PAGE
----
Trumpeter 1/350 USS North Carolina BB-55
|NOTES:||Gold Medal P.E. set used|
For an excellent brief history of “The Showboat” see the fantastic Naval Historical Center link: http://www.navy.mil/navydata/ships/battleships/ncarolina/bb55-nc.html
A great photo index can be found here: http://www.navsource.org/archives/01/55a.htm
A background history can also be found in the preview.
Trumpeter’s first big battleship kit is very nicely done. As usual, the kit is very well packed, shows no flash, and is well thought out to aid the modeler in construction. A couple of nice touches were the drilled out main gun barrels (I have yet to do a good job drilling these out on my own!) and the superstructure “side panels” are separate saving you a lot of hassle during painting. A model this size cries for photoetch parts so I waiting patiently for Loren Perry of Gold Medal Models to create his set and used it gleefully. This set is superb as usual and replaces kit parts like: ladders, railing, radars, cranes, and anti-aircraft details. For a preview of this kit, follow this link.
Following my usual procedure for big ships like this, I split up assembly into small subsets not always following the directions exactly. I like to look over the instructions for a while and then make my own set of steps to follow. Battleships in 1/350 require a lot of repetitive assembly: 16 parts of 40mm Bofors AA, even more of 20mm, etc. and I try to break up the assembly so I don’t go batty doing the same steps in one sitting.
The first thing to decide is waterline or no and what Measure to paint the ship. More on paint later but I wanted waterline so the first step I did was insert the 3 deck pieces from bow to stern. No problems here until the stern piece- I had to sand down the stern curve a little and also underneath the piece to make it sit in the hull groove tightly. Overall, not much hassle here.
The bane of ship kits like this is how to hide the seams between the deck pieces. I use the putty method but follow it with nail polish remover (acetone) to smooth and remove as much of it as possible before sanding. This saves much of the deck plank detail and a light sanding finishes this task looking good.
The hull was put aside until painting and it was then on to the other sub-assemblies:
1. 16-inch main turrets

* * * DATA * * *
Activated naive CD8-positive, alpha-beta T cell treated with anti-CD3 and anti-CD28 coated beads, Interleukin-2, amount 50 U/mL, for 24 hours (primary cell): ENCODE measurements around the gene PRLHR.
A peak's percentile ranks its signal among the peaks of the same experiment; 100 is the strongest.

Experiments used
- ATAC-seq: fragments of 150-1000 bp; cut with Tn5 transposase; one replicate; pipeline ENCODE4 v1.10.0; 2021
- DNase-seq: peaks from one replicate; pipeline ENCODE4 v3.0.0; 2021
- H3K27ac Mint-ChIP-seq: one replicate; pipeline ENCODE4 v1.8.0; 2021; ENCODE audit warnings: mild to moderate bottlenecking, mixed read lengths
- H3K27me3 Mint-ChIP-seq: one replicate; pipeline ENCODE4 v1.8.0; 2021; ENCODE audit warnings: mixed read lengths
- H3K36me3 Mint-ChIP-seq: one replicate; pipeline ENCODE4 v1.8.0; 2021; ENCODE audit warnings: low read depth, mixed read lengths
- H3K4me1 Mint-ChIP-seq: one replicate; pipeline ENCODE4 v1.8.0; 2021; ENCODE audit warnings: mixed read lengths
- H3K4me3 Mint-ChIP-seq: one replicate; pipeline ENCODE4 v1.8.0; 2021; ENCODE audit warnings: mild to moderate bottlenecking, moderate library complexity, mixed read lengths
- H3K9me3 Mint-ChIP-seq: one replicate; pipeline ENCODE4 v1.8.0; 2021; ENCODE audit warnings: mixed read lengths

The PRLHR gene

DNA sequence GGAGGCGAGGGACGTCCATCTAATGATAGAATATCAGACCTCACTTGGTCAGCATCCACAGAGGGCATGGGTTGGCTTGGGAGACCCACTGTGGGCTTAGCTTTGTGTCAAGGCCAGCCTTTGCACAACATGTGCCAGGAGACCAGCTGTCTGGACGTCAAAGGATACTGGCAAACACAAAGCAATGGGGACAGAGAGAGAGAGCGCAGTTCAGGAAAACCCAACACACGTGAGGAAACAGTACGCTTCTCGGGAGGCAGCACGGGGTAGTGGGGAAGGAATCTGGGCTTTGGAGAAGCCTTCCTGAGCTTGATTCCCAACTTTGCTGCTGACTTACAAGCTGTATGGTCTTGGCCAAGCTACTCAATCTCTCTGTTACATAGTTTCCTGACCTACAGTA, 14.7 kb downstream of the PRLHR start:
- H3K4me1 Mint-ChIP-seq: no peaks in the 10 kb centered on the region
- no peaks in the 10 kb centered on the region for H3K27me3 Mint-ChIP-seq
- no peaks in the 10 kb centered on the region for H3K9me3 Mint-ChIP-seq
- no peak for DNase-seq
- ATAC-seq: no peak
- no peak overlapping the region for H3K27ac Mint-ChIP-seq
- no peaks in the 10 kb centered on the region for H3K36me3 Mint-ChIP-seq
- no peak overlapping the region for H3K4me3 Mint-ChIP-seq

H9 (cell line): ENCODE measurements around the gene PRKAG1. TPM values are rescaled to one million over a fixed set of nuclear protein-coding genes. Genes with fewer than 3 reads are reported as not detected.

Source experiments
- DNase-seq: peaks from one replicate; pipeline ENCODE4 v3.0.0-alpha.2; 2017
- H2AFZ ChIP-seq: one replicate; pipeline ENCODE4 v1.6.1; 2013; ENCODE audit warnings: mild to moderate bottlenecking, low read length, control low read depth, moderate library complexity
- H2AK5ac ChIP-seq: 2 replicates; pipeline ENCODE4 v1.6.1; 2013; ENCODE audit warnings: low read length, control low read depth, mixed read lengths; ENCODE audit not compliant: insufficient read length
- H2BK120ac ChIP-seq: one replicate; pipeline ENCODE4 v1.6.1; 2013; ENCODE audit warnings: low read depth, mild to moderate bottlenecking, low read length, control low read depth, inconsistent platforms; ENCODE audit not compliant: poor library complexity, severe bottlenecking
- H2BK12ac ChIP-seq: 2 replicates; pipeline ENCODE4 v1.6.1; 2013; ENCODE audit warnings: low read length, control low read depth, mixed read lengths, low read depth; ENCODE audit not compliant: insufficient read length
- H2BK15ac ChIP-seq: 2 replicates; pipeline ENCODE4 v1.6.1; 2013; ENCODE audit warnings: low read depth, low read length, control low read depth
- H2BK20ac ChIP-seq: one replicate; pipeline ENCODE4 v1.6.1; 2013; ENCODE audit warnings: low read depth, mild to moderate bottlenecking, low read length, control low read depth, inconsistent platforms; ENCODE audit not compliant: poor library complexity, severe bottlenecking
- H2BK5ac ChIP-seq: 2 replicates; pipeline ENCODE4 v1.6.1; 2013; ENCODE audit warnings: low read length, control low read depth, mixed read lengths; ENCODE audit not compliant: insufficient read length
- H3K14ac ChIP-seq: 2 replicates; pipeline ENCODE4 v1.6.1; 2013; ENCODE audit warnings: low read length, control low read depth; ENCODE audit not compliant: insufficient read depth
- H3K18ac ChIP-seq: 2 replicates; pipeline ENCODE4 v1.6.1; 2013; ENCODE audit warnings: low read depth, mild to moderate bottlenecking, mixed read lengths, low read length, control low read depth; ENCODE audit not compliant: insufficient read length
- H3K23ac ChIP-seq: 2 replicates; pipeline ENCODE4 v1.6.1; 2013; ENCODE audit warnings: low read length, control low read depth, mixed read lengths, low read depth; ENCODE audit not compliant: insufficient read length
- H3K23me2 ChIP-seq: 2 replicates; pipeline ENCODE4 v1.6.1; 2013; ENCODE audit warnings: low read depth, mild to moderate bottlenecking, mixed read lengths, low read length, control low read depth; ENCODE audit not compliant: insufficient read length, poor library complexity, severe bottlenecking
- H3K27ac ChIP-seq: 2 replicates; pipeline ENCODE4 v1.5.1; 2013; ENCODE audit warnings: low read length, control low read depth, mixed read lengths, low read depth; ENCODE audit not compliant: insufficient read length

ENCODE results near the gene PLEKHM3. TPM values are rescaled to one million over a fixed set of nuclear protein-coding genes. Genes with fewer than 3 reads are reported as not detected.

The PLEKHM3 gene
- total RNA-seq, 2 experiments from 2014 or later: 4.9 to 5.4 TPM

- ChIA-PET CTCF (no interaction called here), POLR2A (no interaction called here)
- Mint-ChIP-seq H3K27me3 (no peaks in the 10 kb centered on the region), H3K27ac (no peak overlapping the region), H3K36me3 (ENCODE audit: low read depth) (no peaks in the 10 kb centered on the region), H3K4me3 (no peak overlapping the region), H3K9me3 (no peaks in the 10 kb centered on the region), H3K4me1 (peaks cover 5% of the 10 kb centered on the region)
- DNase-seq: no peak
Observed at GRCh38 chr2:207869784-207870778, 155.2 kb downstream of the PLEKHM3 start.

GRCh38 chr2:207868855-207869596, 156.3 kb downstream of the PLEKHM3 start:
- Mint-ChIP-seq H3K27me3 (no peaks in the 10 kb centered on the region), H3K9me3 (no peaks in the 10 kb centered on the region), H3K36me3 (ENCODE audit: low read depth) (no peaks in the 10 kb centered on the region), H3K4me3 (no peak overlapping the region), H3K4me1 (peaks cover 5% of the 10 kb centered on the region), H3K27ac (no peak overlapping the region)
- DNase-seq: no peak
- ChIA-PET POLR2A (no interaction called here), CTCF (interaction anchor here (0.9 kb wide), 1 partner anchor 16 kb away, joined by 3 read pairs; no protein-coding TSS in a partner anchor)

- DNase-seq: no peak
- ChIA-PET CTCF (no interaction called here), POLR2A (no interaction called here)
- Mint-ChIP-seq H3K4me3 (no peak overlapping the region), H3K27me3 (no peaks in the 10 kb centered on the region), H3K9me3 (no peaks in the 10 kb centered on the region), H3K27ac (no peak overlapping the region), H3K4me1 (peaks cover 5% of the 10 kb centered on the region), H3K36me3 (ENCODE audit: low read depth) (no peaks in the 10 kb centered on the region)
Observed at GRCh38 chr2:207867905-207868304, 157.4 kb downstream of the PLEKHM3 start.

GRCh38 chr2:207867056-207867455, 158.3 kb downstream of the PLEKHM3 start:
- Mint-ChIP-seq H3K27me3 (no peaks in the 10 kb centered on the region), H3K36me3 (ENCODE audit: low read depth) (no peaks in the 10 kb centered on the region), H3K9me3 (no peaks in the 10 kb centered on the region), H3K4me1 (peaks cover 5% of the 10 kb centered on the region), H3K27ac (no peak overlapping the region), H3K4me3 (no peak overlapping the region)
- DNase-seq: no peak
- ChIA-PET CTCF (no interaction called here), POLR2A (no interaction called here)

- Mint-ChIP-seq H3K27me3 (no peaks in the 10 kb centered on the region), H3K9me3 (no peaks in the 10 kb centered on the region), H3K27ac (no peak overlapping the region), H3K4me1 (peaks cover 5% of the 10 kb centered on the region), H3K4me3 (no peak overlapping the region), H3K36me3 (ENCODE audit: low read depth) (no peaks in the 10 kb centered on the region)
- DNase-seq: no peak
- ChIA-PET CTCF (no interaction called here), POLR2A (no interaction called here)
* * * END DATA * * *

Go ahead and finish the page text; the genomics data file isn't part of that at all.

4. 5-inch turrets
PE parts were then focused on for a while including:
1. The magnificent aircraft cranes and catapults
2. The SK and Mark 38 radars
3. The armor shields and railing for the 16 40-mm Bofors- these look great with the PE added.
Once the subassemblies were brought as far as I could before paint- I put them aside and started researching paint schemes…
|COLORS & MARKINGS|
Rather than asking what measure this ship did wear- it’s better to ask what she did not have! The North Carolina had a long career and was repainted many times. Since the kit portrays her in “late war” guise, that cuts down your realistic choices to a couple without major surgery of plastic. Since I am a chicken and have yet to figure out to paint a dazzle scheme neatly, I opted for end of the war Measure 22.
MS 22 calls for Navy Blue 5-N on the hull up to a line of scheer- the flared upward part of the bow is Haze Grey 5-H as is all vertical surfaces. The deck and all horizontal surfaces are Deck Blue 20-B. I use the Testor’s Marine line of acrylics and they airbrush beautifully.
I sprayed the Navy Blue first- then masked and shot the Deck Blue first, followed by the Haze Grey on the bow. I brush painted the deck parts needing Haze Grey and the hull was done for now. I brush painted the Deck Blue atop the turrets and in the various other bridge decks, etc. Basically, if you look down at the ship from above- it’s deck blue to blend in with the water!
PE was primed and then airbrushed Haze Grey and then I slowly made my way around the parts and attached ladders and railings.
With most of the painting done- it was back to construction. Scores of ready use ammo lockers were attached as well as very thinly rendered armor shields. The 40-mm mounts were then added followed by other bits like the PE stern crane. Next it was time to attach the superstructure parts.
TROUBLE: the main bridge assembly did not fit into its opening in the deck. I had to carefully sand down the inner ridge to get it to slot in without a battle. I used my min-Dremel and after 15 minutes of swearing - it glued in fine. The rest of the deck pieces attached with no fuss.
I have to admit, the most tedious part of the build: the 20-mm guns. I had to add the PE armor shields to make them look right and this takes time and patience! These were then added to the deck.
The railing was then added around the deck and stern- each section was numbered to fit around the chocks and they fit perfectly.
A bit of chalk weathering was added to simulate rust on anchors and chocks. Some black was added to stack tops. I used black sprue for the simple rigging.
A wood base was cut and modeling paste was used for the water.
Now I just need to find some 1/350 crew figures!
This was a fine kit and Trumpeter’s ships continue to improve. There is no doubt they are the kings of 1/350 plastic ships and I hope they continue to release capital ships other than carriers. I am praying for HMS Hood in 2006! The kit has a lot of parts but there is nothing here that would overwhelm a beginning ship builder. The PE parts take experience to be comfortable with bending them to shape but even without PE- the North Carolina will make a fine model on any shelf.
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